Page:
Analysis projects significant toll from virus, even with some measures in place.
Anthony Fauci, MD, director of the National Institute of Allergy and Infectious Diseases, recently described the coronavirus 2019 (COVID-19) pandemic as his “worst nightmare,” before adding that “it isn’t over yet.”
The results of a modeling analysis published in The Lancet: Public Health may be keeping him up at night—assuming he’s been sleeping at all—particularly as many states across the US begin relaxing social distancing restrictions designed to contain the outbreak.
CNN reported earlier this week that 19 US states are seeing increases in COVID-19 cases, with hospitalizations up in 12 since Memorial Day: Alaska, Arkansas, Arizona, California, Kentucky, Mississippi, Montana, North Carolina, Oregon, South Carolina, Texas, and Utah. Intensive care units (ICUs) are already at nearly 80% of capacity in Arizona, according to the cable news outlet.
The authors of the Lancet paper project that, without interventions, as many as 23 million people in Britain could be infected with the virus by December 2021. Under this scenario, 85% of the population would be infected, with roughly 40% of them presenting with clinical symptoms.
In all, as many as 350,000 Britons would die from COVID-19 by the end of next year—again assuming that no social distancing restrictions are put in place—for a case fatality rate of 1.5%. The projected peak number of ICU beds that would be needed in this scenario was 200,000, nearly 50 times total capacity (4,562 beds), the investigators reported.
When implemented together, the authors found that school closures, physical distancing, shielding of older people, and self-isolation of symptomatic individuals—timed to center on the peak of the unmitigated epidemic—each decreased the total number of cases by up to 30% and delayed the peak of the epidemic by 3 to 8 weeks on average.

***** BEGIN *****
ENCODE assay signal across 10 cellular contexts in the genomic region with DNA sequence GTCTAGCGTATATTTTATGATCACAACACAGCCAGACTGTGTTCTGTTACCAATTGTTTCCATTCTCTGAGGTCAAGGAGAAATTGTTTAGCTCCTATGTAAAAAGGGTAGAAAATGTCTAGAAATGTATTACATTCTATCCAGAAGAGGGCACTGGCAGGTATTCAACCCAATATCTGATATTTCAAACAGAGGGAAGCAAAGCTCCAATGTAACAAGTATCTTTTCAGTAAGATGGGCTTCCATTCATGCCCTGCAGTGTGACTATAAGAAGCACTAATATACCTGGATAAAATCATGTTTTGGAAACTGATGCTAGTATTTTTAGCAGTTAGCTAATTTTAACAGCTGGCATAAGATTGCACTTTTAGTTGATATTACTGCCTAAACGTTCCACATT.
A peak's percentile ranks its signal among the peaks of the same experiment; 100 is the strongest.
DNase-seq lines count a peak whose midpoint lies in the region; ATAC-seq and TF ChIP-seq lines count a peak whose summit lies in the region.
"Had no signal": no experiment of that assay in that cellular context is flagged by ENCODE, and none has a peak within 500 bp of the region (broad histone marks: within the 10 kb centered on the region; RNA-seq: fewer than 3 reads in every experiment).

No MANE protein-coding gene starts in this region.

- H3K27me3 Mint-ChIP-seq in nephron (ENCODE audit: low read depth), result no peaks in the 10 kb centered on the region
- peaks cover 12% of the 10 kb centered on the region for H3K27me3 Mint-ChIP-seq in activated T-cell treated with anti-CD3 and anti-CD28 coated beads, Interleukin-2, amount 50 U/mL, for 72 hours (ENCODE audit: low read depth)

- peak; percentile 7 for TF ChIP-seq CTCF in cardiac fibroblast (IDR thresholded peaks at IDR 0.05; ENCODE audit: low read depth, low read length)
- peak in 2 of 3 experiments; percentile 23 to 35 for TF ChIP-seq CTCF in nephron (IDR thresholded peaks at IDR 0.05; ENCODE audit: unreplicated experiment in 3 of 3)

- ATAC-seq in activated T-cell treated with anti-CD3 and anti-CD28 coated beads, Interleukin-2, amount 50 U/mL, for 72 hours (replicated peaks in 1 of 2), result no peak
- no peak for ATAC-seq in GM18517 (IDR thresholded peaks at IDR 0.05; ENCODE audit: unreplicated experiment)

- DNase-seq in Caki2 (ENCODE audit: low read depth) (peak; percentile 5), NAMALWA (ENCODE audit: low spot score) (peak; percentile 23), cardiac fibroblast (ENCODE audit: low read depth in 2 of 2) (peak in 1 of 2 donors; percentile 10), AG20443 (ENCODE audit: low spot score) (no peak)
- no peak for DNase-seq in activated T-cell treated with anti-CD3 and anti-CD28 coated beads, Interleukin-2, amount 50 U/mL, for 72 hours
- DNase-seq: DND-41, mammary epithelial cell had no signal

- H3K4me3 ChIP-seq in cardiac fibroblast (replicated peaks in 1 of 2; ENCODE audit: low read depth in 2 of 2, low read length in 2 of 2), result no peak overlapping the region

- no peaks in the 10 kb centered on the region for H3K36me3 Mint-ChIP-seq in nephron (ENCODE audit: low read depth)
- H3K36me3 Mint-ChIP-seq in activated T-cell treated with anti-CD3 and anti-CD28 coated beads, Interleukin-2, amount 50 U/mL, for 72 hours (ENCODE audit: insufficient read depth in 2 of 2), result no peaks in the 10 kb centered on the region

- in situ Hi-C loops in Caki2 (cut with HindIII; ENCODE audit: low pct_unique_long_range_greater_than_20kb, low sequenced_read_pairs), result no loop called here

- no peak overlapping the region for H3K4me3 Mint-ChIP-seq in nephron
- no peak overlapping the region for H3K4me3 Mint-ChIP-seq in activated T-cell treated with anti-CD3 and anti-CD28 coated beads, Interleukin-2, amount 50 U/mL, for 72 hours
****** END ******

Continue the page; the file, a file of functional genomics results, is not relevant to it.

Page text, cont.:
However, when implemented alone, “none of these shorter-duration interventions were able to decrease health-care need to below available capacity,” wrote the authors, who did not respond to requests for comment on their findings.
Notably, a ban on spectator sports from March 17 to September 1 of this year “would have a relatively small impact on the total number of cases,” they found—resulting in 15,000 fewer infections. Closing schools reduced deaths from COVID-19 from 120,000 to 65,000 and reduced peak ICU bed needs required from 53,000 to 29,000, which is still well above capacity.
And, these results were offset when/if children had contact with older adults (who are at increased risk for serious illness from the virus). The investigators found that 1 additional contact per weekday between children and older individuals increased deaths to 79,000 and increased peak ICU bed needs to 35,000.
It’s worth noting here that, as of this writing, the US has 2 million confirmed cases of COVID-19, for an infection rate of 0.6% of the total population, according to investigators at Johns Hopkins University who have been tracking the pandemic. With 292,000 confirmed cases, Britain’s infection rate is about 0.4%.
“We found that moderate interventions lasting for 12 weeks, such as school closures, self-isolation of symptomatic individuals, or shielding of older people, would probably not have been sufficient to control the epidemic and to avoid far exceeding available ICU capacity, even when these measures were used in combination,” the authors of the Lancet paper wrote. “However, we estimated that a scenario in which more intense lockdown measures were implemented for shorter periods, against a general background of physical distancing measures, might be able to keep projected case numbers at a level that would not overwhelm the health system.”
Food for thought as many areas in the US—perhaps prematurely—begin to reopen.